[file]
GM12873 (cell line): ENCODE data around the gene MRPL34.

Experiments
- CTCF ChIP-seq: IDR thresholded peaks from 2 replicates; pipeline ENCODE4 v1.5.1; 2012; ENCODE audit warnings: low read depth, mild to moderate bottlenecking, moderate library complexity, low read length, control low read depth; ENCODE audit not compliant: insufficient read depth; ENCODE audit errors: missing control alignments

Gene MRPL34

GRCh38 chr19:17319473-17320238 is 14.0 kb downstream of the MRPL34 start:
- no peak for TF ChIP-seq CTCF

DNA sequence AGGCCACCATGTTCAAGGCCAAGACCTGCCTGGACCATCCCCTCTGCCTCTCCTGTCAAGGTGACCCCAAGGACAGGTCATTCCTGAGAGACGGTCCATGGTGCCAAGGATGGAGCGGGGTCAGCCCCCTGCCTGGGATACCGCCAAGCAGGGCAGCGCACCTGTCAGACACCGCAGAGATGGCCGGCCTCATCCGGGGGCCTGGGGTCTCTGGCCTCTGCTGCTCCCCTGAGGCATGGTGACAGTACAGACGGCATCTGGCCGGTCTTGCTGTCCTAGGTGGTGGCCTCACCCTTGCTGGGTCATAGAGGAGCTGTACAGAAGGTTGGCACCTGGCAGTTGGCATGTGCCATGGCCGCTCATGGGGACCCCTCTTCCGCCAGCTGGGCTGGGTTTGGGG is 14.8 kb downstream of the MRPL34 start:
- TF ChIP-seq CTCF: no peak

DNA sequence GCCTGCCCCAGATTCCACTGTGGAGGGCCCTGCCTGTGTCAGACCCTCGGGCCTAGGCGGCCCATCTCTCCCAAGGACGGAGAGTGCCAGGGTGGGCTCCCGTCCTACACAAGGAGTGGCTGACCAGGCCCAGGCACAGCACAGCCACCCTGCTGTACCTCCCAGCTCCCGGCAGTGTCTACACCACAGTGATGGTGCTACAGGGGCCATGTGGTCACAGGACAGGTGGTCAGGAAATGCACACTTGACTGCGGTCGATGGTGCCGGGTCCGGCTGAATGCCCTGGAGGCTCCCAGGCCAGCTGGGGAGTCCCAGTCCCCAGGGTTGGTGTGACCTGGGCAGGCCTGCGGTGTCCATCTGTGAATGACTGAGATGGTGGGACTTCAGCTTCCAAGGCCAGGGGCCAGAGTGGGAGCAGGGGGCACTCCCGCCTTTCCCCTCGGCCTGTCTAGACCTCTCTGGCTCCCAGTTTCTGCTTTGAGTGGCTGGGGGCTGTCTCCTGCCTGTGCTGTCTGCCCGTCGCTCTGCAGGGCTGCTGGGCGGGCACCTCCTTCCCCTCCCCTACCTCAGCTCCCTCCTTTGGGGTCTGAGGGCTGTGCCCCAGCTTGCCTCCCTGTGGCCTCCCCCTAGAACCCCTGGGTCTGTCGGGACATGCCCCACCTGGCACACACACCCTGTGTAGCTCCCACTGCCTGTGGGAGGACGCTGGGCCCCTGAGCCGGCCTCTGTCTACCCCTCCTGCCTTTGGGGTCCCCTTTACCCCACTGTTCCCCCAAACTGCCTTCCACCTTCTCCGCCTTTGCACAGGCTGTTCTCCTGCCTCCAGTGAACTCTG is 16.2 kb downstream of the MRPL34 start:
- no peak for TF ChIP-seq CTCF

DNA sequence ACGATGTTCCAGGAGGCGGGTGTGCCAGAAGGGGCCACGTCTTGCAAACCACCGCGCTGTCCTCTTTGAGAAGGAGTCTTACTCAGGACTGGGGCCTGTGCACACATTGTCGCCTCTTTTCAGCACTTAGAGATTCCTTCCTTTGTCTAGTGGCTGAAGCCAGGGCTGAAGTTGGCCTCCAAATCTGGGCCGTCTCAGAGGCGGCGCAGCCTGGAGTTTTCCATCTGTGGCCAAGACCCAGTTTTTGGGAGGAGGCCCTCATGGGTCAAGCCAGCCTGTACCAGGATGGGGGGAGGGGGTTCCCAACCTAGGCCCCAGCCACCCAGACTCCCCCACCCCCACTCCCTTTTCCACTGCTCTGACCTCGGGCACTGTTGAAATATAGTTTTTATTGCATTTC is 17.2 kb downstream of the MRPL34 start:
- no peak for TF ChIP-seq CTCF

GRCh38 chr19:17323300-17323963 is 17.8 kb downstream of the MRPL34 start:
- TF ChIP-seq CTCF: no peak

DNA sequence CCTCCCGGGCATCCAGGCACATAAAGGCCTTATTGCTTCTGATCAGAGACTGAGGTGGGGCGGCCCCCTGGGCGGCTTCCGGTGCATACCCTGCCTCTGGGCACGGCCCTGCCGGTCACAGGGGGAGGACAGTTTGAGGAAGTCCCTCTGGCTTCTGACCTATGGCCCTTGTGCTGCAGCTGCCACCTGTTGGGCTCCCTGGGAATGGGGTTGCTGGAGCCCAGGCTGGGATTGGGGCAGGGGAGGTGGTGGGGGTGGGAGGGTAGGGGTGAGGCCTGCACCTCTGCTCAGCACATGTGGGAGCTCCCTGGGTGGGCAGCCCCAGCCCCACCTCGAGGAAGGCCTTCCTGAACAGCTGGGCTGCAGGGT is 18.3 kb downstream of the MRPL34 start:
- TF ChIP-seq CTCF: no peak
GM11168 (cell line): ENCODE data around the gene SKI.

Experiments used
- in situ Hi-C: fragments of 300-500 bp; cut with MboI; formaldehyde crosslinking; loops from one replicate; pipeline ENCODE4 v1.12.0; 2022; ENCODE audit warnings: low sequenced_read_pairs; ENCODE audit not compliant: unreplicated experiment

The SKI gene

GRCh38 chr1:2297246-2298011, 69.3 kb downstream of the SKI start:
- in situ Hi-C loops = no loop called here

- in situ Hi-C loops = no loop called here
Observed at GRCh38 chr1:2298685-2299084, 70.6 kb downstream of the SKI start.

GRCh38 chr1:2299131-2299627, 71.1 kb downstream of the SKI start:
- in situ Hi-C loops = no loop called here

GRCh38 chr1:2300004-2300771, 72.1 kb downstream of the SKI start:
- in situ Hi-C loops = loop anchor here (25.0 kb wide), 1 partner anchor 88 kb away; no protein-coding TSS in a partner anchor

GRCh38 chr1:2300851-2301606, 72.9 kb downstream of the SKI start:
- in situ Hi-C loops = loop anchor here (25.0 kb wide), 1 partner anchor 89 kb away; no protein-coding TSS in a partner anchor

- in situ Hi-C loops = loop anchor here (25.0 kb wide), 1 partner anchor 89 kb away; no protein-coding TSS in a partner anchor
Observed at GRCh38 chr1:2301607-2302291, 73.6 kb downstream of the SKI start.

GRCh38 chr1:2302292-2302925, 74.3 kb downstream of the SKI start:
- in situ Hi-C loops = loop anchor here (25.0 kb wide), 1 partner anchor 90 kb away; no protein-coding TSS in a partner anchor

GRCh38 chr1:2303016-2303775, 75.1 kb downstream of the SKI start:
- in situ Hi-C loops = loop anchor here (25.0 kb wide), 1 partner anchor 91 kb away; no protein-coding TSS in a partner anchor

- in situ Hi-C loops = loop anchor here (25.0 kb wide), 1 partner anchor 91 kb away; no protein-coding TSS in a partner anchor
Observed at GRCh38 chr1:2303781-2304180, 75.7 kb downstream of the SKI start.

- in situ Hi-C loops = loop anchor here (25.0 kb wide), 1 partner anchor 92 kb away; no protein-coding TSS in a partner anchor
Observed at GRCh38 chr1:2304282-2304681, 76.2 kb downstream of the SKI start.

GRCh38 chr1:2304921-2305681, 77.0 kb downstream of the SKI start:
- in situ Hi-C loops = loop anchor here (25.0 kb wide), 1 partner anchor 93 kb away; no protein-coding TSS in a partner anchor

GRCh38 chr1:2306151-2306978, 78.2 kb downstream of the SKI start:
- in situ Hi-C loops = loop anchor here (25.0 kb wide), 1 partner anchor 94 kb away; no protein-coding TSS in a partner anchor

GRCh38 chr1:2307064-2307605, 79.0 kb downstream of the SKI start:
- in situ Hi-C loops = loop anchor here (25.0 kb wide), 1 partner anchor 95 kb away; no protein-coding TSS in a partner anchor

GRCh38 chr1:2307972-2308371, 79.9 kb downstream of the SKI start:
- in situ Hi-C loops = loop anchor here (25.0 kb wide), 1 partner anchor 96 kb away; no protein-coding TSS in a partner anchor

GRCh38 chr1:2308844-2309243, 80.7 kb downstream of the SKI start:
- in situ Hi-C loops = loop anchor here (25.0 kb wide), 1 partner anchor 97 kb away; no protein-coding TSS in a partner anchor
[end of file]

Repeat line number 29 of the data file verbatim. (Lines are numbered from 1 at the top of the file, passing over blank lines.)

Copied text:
GRCh38 chr1:2300851-2301606, 72.9 kb downstream of the SKI start: